Mongolia

Mongolia

Landlocked between Russia and China, Mongolia is a huge, isolated, and sparsely populated nation. Over two-thirds of the country is part of the Gobi Desert.

Geography: A mountainous steppe plateau in the north, with lakes in the north and west. The desert region of the Gobi dominates the south.

 Climate: Continental. Mild summers and long, dry, very cold winters, with heavy snowfall. Temperatures can drop as low as –22°F (–30°C).

 People and Society: Mongolia was unified by Genghis Khan in 1206 and was later

absorbed into Manchu China. A majority of ethnic Mongolians live within China in Inner Mongolia. Tibetan Buddhism dominates. The traditional, nomadic way of life has been eroded as urban migration continues, spurred by ferocious winters, known as zud, which can devastate the rural economy.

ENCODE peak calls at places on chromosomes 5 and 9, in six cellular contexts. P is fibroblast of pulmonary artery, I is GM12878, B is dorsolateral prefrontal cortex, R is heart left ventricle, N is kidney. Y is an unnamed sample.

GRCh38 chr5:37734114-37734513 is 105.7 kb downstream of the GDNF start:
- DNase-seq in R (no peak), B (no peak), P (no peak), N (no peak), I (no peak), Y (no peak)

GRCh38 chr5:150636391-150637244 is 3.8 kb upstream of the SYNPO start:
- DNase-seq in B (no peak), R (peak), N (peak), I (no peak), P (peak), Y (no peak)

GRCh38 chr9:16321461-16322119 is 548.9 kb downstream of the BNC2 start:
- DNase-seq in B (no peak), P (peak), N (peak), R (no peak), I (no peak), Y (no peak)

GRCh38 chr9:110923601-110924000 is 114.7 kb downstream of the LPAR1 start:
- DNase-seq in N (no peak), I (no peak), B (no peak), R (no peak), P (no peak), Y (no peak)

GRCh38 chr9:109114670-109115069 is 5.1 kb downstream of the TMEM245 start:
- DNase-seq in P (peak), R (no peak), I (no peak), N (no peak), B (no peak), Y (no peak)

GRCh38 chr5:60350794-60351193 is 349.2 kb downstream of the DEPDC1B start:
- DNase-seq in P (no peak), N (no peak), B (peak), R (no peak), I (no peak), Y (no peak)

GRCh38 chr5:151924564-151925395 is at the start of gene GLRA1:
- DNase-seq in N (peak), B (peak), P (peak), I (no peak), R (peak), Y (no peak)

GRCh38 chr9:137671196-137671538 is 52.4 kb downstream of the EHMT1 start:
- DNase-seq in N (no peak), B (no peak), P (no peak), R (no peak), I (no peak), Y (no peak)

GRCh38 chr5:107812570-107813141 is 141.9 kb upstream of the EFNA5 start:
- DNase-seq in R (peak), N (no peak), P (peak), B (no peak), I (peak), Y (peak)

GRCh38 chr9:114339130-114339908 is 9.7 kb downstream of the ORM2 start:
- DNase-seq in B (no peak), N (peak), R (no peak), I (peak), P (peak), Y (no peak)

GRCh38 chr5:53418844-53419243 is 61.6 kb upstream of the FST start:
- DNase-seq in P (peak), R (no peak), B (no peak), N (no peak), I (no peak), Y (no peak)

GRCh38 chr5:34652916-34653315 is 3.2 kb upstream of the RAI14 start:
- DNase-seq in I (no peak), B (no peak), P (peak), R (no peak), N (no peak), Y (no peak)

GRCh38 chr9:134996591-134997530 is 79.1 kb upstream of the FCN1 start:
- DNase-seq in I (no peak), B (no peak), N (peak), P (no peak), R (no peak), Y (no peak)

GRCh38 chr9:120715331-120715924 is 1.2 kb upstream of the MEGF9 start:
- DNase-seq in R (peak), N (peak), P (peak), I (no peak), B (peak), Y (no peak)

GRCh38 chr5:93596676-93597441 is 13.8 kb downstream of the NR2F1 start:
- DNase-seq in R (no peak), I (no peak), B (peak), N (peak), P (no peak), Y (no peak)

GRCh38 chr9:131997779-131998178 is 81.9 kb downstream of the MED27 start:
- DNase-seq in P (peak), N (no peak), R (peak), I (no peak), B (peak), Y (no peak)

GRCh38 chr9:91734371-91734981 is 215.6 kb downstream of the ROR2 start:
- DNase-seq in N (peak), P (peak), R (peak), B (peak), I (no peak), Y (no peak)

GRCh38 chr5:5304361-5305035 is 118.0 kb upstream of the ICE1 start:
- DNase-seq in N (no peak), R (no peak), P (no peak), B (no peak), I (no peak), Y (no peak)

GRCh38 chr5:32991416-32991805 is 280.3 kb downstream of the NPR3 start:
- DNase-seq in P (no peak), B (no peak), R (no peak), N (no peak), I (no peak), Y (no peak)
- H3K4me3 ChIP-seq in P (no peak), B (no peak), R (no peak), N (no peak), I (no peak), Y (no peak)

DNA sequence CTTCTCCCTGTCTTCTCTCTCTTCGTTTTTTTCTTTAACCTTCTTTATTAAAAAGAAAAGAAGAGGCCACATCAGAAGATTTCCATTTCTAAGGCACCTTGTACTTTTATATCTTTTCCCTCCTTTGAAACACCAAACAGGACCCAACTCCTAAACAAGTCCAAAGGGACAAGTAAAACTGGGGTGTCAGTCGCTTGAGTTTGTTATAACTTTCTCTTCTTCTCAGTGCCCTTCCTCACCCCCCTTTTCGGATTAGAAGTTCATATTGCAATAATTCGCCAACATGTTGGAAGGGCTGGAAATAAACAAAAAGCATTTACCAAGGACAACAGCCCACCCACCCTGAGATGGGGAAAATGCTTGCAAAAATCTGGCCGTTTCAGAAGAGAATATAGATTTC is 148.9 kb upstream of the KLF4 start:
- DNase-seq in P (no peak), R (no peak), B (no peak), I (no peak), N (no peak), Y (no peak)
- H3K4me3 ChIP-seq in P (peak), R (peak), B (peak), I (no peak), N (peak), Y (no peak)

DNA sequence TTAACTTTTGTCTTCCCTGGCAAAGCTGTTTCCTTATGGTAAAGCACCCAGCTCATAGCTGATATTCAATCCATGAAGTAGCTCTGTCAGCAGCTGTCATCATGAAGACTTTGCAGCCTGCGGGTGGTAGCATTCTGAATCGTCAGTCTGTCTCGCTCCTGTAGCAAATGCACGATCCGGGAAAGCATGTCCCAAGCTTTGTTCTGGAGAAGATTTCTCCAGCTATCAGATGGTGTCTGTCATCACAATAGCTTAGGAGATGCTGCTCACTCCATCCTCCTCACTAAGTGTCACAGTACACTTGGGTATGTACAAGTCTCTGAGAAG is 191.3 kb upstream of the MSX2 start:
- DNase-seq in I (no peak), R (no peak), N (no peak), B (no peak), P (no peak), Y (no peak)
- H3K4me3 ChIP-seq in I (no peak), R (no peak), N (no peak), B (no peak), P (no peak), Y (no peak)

The Economy: Rich deposits of oil, coal, copper, uranium, and other minerals remain largely untapped. Cashmere exports. Democracy, from 1990, brought a shift toward a market economy, but also rising poverty. State involvement in mining is an issue. Agriculture uses 40% of workforce, mainly as herders.

 Insight: Horseracing, wrestling, and archery are the national sports.

 Official Name: Mongolia

 Date of Formation: 1924

 Capital: Ulan Bator

 Population: 2.67 million

 Total Area: 604,247 sq. miles (1,565,000 sq. km)

 Density: 4 people per sq. mile

 Languages: Khalkha Mongolian*, other

Religions: Tibetan Buddhist 96%, Muslim 4%

 Ethnic Mix: Khalkh 82%, other 9%, Kazakh 4%, Dorvod 3%, Bayad 2%

 Government: Mixed presidential–parliamentary system

 Currency: Tugrik (tögrög) = 100 möngö

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